Serial vagus nerve stimulation functional MRI in treatment-resistant depression

Ziad Nahas, Charlotte Teneback, Jeong Ho Chae, Qiwen Mu, Chris Molnar, Frank A. Kozel, John Walker, Berry Anderson, Jejo Koola, Samet Kose, Mikhail Lomarev, Daryl E. Bohning, Mark S. George

Research output: Contribution to journalArticlepeer-review

105 Scopus citations


Vagus nerve stimulation (VNS) therapy has shown antidepressant effects in open acute and long-term studies of treatment-resistant major depression. Mechanisms of action are not fully understood, although clinical data suggest slower onset therapeutic benefit than conventional psychotropic interventions. We set out to map brain systems activated by VNS and to identify serial brain functional correlates of antidepressant treatment and symptomatic response. Nine adults, satisfying DSM-IV criteria for unipolar or bipolar disorder, severe depressed type, were implanted with adjunctive VNS therapy (MRI-compatible technique) and enrolled in a 3-month, double-blind, placebo-controlled, serial-interleaved VNS/functional MRI (fMRI) study and open 20-month follow-up. A multiple regression mixed model with blood oxygenation level dependent (BOLD) signal as the dependent variable revealed that over time, VNS therapy was associated with ventro-medial prefrontal cortex deactivation. Controlling for other variables, acute VNS produced greater right insula activation among the participants with a greater degree of depression. These results suggest that similar to other antidepressant treatments, BOLD deactivation in the ventro-medial prefrontal cortex correlates with the antidepressant response to VNS therapy. The increased acute VNS insula effects among actively depressed participants may also account for the lower dosing observed in VNS clinical trials of depression compared with epilepsy. Future interleaved VNS/fMRI studies to confirm these findings and further clarify the regional neurobiological effects of VNS.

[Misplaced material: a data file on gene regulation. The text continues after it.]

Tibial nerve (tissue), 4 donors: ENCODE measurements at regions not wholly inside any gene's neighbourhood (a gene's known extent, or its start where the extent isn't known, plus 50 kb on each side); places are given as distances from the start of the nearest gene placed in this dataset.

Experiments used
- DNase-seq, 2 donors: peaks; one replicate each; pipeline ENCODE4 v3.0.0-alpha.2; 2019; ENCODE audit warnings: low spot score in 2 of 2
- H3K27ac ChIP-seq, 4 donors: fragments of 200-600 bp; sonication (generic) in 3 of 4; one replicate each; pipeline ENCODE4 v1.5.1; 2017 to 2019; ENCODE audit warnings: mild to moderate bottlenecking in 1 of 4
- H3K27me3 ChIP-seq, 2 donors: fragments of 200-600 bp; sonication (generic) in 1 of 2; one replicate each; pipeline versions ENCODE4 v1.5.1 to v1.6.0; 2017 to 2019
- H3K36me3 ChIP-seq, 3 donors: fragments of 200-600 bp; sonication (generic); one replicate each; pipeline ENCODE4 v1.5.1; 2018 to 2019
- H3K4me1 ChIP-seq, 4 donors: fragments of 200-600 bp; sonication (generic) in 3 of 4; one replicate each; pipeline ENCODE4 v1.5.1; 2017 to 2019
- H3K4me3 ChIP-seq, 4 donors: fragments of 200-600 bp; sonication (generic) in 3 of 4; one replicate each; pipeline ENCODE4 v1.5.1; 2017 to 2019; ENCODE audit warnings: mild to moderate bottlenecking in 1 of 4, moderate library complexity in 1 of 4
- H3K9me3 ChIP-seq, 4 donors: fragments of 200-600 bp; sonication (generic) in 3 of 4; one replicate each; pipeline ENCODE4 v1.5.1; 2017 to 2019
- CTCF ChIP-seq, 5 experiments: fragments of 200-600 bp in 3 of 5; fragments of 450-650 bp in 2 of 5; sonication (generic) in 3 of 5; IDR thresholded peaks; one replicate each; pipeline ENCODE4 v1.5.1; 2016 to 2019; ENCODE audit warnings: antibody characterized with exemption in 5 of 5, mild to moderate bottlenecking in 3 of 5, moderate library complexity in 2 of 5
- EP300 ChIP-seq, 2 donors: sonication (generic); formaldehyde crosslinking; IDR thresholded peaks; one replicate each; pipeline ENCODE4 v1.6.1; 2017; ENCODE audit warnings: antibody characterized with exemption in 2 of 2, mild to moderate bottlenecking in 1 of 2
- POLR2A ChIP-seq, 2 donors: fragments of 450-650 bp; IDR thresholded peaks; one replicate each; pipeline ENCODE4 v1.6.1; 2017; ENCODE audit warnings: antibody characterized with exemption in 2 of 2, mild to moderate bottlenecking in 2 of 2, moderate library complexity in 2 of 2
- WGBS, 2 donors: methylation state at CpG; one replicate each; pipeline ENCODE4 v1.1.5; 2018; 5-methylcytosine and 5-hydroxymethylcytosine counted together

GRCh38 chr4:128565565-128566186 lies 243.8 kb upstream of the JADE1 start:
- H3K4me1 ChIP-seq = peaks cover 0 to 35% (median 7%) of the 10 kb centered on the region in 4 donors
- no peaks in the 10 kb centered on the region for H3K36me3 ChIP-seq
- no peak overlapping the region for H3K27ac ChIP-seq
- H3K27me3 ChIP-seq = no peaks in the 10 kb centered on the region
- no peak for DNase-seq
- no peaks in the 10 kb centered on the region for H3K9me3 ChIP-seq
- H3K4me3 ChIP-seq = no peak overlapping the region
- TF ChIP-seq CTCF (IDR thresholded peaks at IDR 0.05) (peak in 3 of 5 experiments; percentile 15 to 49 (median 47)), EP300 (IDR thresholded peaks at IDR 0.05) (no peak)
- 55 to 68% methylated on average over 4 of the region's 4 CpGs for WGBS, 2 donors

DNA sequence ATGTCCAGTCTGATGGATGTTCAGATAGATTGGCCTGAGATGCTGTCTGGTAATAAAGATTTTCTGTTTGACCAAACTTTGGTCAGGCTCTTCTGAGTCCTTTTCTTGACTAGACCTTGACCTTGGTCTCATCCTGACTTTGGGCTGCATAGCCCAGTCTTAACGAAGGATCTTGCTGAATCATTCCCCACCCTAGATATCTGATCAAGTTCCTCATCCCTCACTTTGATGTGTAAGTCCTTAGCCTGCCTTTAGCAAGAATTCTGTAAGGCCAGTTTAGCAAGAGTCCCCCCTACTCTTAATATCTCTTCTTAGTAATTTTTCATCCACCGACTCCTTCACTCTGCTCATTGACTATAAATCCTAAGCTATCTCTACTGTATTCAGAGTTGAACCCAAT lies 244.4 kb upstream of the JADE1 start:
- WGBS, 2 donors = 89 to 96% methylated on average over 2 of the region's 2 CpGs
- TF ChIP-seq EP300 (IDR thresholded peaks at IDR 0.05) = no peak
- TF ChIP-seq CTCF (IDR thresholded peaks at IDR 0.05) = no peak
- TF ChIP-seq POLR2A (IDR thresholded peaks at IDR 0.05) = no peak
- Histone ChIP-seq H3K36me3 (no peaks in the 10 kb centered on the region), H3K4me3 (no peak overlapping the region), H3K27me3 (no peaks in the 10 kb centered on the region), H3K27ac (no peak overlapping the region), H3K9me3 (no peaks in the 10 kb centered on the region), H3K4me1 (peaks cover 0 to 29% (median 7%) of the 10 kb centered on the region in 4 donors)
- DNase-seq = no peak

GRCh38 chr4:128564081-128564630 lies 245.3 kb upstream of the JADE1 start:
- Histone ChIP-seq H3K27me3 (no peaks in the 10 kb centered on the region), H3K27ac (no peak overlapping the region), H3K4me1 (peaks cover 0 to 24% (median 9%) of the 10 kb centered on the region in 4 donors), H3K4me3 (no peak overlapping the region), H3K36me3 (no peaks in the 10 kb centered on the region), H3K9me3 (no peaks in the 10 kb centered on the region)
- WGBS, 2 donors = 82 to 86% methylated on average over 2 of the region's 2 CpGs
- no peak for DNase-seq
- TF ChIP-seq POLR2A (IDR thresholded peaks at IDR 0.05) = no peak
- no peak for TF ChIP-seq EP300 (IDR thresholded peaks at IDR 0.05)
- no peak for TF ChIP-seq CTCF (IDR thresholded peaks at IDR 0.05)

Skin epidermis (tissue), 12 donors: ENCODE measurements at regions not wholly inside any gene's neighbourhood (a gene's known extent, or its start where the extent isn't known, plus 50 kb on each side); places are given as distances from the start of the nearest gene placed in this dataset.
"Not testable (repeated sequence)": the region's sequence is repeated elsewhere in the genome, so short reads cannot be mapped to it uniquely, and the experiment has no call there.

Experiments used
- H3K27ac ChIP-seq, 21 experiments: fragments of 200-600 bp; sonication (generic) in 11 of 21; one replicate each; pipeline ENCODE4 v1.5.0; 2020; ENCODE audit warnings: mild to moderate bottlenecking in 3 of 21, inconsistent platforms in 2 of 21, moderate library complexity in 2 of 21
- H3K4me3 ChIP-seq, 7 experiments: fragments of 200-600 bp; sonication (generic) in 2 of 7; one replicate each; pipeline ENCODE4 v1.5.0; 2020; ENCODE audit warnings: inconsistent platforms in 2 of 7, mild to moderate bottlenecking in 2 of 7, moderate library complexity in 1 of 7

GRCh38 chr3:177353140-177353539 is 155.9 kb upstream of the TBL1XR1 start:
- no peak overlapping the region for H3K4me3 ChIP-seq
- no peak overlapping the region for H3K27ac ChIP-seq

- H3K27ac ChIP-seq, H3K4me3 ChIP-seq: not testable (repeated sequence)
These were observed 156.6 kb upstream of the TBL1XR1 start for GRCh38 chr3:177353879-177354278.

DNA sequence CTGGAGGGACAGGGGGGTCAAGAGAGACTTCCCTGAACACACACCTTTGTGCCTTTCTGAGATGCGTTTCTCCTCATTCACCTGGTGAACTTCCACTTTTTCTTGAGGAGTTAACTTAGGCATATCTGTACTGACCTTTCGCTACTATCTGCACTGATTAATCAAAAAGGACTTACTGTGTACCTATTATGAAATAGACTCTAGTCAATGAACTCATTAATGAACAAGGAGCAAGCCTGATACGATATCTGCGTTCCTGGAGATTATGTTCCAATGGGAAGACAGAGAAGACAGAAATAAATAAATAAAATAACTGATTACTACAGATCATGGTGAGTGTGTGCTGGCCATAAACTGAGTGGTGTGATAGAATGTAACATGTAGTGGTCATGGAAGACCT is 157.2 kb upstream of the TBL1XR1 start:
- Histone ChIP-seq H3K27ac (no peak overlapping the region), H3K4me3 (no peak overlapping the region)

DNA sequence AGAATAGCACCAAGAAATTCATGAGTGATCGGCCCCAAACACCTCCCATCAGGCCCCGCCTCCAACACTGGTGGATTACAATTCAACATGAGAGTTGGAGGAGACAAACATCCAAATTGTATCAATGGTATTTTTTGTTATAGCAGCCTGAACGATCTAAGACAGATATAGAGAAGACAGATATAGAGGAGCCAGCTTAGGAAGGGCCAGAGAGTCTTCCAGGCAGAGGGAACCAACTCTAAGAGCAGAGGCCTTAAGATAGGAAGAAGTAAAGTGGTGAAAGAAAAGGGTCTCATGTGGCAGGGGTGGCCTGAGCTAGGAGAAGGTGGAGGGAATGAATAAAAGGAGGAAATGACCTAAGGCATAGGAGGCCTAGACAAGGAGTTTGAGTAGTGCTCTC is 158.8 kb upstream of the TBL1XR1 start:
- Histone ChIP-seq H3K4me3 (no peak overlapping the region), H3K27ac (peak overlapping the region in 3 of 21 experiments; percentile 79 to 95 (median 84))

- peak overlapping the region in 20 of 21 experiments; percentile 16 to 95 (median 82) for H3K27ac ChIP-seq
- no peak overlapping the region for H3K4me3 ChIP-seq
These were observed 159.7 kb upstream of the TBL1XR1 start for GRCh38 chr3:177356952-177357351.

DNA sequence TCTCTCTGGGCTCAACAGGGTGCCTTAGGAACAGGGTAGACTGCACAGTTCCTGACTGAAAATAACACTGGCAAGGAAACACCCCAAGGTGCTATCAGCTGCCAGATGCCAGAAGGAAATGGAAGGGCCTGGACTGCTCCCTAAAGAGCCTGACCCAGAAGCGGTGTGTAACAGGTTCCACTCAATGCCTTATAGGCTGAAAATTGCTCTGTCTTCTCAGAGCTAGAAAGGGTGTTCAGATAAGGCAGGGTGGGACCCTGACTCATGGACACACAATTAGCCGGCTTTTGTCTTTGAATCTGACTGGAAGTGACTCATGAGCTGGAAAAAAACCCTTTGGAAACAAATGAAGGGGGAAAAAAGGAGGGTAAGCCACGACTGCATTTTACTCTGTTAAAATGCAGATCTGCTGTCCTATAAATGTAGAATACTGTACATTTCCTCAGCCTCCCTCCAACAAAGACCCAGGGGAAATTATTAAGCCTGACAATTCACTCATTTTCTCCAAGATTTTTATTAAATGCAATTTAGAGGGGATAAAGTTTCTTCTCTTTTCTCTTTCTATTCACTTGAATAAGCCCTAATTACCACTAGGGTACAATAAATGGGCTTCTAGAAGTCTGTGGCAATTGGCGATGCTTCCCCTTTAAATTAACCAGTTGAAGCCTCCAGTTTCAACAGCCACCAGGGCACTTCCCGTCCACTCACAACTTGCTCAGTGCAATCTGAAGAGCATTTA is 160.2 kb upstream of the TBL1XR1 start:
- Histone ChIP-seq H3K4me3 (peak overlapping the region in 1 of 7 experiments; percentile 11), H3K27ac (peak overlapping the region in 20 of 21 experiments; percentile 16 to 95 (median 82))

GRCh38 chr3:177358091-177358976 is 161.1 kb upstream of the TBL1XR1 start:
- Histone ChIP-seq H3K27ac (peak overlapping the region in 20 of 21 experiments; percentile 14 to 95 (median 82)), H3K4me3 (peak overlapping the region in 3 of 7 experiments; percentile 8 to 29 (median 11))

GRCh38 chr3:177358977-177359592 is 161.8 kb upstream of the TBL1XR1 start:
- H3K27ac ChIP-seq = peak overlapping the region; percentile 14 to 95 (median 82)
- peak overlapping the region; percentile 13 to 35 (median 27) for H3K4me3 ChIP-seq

Original languageEnglish (US)
Pages (from-to)1649-1660
Number of pages12
Issue number8
StatePublished - Aug 2007

Bibliographical note

Funding Information:
Grant support was received from Cyberonics Inc. (DEB), The Dana Foundation (DEB), The Stanley Foundation (CT) and a grant in kind from the Center for Advanced Imaging Research (CAIR) at MUSC. Other support includes NIMH K08 MH070615-01A1 (ZN), NIMH R21 MH065630-01 (CM, ZN), NIMH R01 MH069896-01 A1 (MSG, SK, BA, CM, ZN), NINDS R01 NS40956-01 (DEB, MSG, ZN, JW). ZN and MSG are paid consultants to CYBX. MSG is a member of CYBX Mechanism of Action and Depression Advisory Boards.


  • Antidepressant
  • Depression
  • Vagus nerve stimulation
  • fMRI


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